Difficult issues arise in that context as export controls were generally developed for a physical world. A number of conceptual difficulties arise when applying those more physically focused regimes to the online environment. For example, the responsible exporter is the entity which ‘decides’ to transmit or make available software or technology by electronic media to a destination outside the EU. Applying these concepts in the context of electronic downloads of software and SaaS solutions is not straightforward. There may be debate on whether companies providing electronic downloads of software, SaaS providers and/or their customers are ‘exporters’ for the purposes of the export controls. Unfortunately, there is a lack of guidance from relevant authorities on these issues.

As a result, the manner in which the export controls apply to electronic downloads of software and SaaS solutions needs careful consideration. In particular, companies providing these types of services will need to be aware of the location of their customers and where relevant data is stored and may be accessed from and take steps to ensure that they are compliant with the export controls.

For electronic downloads of software the export controls may be applicable to both the supplier and the customer. For electronic downloads of dual-use software to a customer outside the UK or EU (as applicable), when the software is made available by the supplier to that customer – generally through the provision of a download key to the customer - it is clear that an export will be made and it would seem likely that the export controls will become applicable to the supplier (since they have decided to make the software ‘available’). When the customer actually downloads the software to a location outside the UK or EU (as applicable) it may be argued that the customer is also subject to the export controls (eg on the basis they have ‘decided’ to transmit the software to their jurisdiction).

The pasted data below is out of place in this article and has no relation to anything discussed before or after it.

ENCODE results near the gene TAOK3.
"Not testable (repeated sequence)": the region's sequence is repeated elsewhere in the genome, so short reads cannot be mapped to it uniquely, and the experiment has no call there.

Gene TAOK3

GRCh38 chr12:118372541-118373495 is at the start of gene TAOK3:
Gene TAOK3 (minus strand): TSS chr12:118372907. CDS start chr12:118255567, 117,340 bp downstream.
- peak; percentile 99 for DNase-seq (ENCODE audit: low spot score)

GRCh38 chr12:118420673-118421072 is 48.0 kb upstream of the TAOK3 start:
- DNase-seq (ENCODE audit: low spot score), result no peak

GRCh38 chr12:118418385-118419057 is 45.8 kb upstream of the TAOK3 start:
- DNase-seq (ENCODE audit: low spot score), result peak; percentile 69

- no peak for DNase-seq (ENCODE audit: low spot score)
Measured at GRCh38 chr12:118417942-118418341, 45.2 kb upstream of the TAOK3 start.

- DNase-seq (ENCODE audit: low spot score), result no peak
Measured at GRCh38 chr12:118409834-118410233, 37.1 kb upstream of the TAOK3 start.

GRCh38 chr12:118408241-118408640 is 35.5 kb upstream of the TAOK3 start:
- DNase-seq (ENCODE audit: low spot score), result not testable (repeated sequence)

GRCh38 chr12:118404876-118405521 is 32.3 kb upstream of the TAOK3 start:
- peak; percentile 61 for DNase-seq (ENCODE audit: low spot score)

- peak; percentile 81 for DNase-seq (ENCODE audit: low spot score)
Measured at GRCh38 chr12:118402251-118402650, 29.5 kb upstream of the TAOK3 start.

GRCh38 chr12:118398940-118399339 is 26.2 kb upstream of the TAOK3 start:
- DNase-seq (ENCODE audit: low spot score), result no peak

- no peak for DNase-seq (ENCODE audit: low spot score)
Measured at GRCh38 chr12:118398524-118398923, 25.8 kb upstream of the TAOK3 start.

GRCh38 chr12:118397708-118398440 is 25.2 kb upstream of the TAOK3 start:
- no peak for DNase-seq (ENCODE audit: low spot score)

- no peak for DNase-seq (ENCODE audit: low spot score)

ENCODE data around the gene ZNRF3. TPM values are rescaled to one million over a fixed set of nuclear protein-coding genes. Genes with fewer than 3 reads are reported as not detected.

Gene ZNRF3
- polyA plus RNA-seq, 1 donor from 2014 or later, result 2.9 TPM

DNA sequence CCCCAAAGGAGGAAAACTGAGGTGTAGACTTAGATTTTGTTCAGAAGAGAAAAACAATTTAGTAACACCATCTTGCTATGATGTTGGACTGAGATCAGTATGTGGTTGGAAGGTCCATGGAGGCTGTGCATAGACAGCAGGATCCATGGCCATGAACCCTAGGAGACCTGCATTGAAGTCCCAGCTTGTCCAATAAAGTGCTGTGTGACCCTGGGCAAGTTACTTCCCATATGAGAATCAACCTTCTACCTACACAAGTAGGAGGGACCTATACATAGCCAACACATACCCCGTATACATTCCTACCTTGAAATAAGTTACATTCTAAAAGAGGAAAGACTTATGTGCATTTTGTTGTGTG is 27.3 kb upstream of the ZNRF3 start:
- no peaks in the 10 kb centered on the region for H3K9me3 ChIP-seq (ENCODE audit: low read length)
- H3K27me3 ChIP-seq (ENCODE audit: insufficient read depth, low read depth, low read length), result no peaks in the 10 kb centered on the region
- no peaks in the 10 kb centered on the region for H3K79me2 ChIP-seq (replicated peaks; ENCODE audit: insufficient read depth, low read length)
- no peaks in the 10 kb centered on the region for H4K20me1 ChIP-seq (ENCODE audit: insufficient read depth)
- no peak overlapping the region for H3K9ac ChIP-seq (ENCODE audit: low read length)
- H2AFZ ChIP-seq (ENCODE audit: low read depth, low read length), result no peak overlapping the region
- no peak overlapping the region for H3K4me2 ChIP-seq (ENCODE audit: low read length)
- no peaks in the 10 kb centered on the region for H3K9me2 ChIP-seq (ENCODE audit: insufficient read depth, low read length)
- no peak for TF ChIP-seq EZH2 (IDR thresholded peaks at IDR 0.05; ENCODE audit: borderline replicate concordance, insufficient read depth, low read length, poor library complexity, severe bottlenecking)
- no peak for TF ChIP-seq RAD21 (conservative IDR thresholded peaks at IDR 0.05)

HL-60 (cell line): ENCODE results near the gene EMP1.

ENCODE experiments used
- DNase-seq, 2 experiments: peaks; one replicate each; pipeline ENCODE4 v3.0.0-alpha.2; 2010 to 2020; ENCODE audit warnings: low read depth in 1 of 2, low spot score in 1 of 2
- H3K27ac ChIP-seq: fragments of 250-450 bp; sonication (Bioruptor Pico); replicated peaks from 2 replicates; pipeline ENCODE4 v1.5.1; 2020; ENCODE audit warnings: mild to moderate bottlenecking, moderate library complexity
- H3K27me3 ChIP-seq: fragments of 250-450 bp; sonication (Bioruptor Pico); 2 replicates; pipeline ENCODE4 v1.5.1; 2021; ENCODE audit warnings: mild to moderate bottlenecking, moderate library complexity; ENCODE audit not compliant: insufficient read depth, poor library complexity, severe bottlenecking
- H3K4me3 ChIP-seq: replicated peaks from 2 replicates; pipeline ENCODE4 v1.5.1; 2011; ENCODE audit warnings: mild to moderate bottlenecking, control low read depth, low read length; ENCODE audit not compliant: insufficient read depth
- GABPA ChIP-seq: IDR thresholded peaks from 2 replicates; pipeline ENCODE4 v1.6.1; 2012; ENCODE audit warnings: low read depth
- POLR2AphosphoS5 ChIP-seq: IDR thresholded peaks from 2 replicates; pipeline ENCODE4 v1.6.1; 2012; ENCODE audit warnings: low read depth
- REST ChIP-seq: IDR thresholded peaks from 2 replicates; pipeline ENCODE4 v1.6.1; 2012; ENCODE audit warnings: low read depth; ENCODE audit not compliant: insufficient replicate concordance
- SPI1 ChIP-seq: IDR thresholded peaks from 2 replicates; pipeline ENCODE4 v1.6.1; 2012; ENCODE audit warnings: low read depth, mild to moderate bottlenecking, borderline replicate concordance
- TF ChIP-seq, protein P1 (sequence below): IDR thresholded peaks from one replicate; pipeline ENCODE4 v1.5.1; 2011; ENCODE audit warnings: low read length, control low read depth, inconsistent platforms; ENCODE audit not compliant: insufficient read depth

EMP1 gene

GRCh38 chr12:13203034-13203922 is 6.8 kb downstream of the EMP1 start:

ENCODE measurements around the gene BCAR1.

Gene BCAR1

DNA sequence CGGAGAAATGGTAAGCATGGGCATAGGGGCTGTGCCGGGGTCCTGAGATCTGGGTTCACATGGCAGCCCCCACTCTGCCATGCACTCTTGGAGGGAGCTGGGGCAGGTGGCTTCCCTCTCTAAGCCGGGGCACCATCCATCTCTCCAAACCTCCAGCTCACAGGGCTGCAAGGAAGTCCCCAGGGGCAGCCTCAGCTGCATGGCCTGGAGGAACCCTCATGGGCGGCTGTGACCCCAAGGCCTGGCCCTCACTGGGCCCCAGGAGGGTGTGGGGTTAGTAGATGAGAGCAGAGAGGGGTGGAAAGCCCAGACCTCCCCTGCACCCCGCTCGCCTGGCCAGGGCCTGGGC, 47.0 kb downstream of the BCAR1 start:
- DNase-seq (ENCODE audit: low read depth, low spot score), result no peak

Similarly, for SaaS solutions the export controls may be applicable to both the supplier and the customer and, in addition, separate consideration needs to be given to both the software and data elements of the SaaS solution.

Where SaaS solutions are provided on a cross-border basis to users outside the UK or EU (as applicable), the SaaS software is made available by the SaaS solution provider to the customer. If the SaaS software is covered by the export controls both the SaaS supplier and the customer may be subject to the export controls:

• the supplier is likely to be regulated on the basis that the SaaS supplier makes available the SaaS solution in the marketplace and furthermore makes the SaaS solution available to customers outside the UK or EU (as applicable)